He got it. He gently rephrased what Nigel had said in a questioning tone to see if he was correct. Nigel confirmed with an appropriate “yeah,” and the vice principal said, “You certainly can start your own club. There’s a sheet in the pre-registration packet that tells you how to do it. That was a great question!” Then he turned and resumed leading the tour.

I exhaled and put my arm around my son as we followed the group. I wanted to high-five the vice principal and tell him that he had just made an autistic teen feel very good about himself. And that he had just made the autistic teen’s parent feel a little better about such a big transition.

Couch Surfing

It’s been a long time since I’ve purchased any new furniture. But our old couch, a fourth-generation hand-me-down, was down to threads. The middle sagged like my, um – well, it just sagged. And even the slipcover that I’d had on it for the past five years was worn and faded. It was time for a new couch.

So, after much searching in stores and trying to budget for a brand new one, I found on Craig’s List a beautiful, gently used leather sectional that I love. It’s the same shape as our old one, just a few inches longer on each side. And the price couldn’t be beat. I was so excited about it!

Then I remembered – I had better prepare Nigel. Even little transitions like a new piece of furniture are sometimes difficult for him to assimilate. I announced that we would be getting a new couch soon and showed him the photos of it that had been posted on Craig’s List. I pointed out that it was similar in size and shape to the old couch, just different material. I mentioned that I wouldn’t constantly be nagging about the slipcover getting messed up because we wouldn’t need a slipcover. Nigel, not caring in the least about the slipcover, started in with the questioning. Why do we need a new couch? Why can’t we just keep the old one in the game room? Why do we have to get rid of it?

I couldn’t expect him to understand that because the old couch had belonged to an ex-boyfriend, I really didn’t want to keep it any longer. So I tried to come up with other compelling reasons, but Nigel held his ground. He didn’t want to get rid of the old couch because he had fond memories of watching movies with the ex-boyfriend. I knew then that the only way out of this conundrum would be gradual. He needed time – time to bond with the new couch and time to let go of the old one.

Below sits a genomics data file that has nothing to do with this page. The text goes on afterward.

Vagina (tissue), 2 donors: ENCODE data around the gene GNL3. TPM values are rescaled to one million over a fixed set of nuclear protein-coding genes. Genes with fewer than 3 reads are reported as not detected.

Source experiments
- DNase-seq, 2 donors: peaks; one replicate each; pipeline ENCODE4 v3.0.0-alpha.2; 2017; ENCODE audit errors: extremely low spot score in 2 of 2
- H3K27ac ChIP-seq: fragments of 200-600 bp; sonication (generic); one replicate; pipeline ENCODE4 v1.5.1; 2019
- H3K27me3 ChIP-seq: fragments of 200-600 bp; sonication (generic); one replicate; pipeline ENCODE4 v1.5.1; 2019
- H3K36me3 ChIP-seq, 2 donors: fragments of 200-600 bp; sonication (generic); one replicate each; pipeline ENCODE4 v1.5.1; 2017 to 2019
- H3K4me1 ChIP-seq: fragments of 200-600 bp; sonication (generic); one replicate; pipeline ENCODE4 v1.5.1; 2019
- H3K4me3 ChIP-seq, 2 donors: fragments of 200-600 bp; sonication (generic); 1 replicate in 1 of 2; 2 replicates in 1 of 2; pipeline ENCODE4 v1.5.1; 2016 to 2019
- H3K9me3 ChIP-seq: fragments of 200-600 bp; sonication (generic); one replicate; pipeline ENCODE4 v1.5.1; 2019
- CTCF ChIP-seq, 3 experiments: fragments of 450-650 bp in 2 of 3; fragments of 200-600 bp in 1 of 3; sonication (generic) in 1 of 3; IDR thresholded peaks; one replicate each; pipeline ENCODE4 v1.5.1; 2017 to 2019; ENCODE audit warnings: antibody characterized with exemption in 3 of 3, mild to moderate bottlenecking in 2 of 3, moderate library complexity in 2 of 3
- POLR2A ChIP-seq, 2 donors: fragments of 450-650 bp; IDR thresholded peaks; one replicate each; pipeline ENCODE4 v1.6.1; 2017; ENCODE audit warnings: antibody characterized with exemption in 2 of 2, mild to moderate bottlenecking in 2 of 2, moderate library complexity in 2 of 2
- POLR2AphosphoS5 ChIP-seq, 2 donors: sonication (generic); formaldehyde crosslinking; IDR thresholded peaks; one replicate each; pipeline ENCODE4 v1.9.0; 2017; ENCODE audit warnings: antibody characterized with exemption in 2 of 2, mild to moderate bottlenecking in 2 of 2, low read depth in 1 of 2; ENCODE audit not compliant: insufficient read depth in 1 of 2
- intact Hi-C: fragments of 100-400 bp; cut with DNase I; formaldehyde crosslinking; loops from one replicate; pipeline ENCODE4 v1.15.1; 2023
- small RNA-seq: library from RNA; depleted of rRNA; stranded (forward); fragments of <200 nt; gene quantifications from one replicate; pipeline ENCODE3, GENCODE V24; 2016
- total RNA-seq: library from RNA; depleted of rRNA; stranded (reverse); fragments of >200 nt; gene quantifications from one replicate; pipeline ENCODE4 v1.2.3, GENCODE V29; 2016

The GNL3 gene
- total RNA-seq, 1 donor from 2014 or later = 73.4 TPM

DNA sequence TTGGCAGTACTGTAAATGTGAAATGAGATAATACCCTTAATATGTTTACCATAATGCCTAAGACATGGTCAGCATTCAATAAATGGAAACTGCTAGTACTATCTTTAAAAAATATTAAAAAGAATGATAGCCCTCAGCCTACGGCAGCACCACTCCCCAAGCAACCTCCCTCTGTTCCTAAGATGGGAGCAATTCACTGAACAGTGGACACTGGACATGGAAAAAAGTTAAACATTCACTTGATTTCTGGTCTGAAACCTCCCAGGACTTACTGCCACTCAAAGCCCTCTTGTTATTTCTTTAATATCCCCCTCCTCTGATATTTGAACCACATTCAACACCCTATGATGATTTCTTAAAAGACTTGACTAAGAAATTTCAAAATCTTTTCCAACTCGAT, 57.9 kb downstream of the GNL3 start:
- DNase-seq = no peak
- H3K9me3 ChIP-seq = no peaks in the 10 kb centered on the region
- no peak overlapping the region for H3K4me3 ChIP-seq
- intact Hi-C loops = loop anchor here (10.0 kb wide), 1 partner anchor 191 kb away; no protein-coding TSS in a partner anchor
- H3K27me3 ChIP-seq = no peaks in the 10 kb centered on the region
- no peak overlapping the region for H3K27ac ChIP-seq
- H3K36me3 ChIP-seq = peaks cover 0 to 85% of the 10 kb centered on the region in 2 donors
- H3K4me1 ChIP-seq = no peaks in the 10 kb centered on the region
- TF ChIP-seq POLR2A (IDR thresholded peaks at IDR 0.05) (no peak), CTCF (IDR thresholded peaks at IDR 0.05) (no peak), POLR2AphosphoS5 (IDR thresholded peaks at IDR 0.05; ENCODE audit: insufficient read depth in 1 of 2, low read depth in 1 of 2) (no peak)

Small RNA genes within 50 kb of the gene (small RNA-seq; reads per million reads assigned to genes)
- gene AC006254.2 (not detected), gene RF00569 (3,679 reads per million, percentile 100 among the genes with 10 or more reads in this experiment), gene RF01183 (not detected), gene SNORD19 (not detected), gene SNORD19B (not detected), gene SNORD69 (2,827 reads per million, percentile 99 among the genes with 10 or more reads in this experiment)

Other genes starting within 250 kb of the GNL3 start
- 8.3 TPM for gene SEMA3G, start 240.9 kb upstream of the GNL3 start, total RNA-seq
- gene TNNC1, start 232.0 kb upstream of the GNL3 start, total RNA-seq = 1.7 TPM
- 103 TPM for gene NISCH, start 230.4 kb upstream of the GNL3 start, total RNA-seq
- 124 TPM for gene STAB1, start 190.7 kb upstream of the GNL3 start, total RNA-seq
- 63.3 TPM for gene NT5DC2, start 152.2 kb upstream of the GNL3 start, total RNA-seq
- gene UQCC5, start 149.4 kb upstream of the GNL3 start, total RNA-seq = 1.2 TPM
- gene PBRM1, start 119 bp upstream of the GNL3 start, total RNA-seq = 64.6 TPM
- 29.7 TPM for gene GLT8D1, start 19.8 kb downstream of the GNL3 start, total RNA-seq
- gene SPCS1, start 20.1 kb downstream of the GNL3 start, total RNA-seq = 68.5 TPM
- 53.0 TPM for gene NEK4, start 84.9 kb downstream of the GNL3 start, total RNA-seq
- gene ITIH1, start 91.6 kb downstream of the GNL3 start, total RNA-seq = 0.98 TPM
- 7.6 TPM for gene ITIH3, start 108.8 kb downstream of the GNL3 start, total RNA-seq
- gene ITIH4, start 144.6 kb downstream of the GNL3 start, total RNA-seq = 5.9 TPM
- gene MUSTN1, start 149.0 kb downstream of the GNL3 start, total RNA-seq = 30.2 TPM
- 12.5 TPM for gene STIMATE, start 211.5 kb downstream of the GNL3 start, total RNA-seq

Since Nigel is a kinesthetic learner, I figured that one way of helping him to process the new couch would be to have him help with moving it. I brought him with me to go pick it up from the seller’s house, and he enjoyed helping to carry it out and load it on the truck. When we got to our house, he helped to unload it and bring it in. And then he would have nothing to do with it.

I had pushed the old couch to the back of the room, and that is the one that he sat on. “I have to say goodbye to it,” he told me. And I knew that he would need time to do that, so I scheduled the pick-up for the old couch the following week.  He sat on it for about an hour, and he insisted on eating his dinner while seated on it. “I have a lot of memories with this couch,” he said wistfully. “Yes, honey. We all do,” I confirmed. Then I had an idea.

“I think tonight we should have our first memory with the new couch. And the old couch will still be here, so it can be the last memory with the old couch, okay? Let’s all watch a movie together tonight. Nigel, you can choose what we watch.”

So that night we watched Indiana Jones and the Last Crusade, and Nigel split his viewing time between the old couch and the new couch, doing in-home couch surfing. At the end of the movie, I asked him what he thought of the new couch. He mulled it over before answering, and then he said, “Well, I would like it better if it had a fabric cover.” Ah! A sensory issue! I should have thought of that! I suggested that he could cover his side of the couch with a sheet until he gets used to the leather. “But it’s not so bad,” he conceded. “I don’t mind it.”

And that’s how we roll – one couch-surfing transition at a time.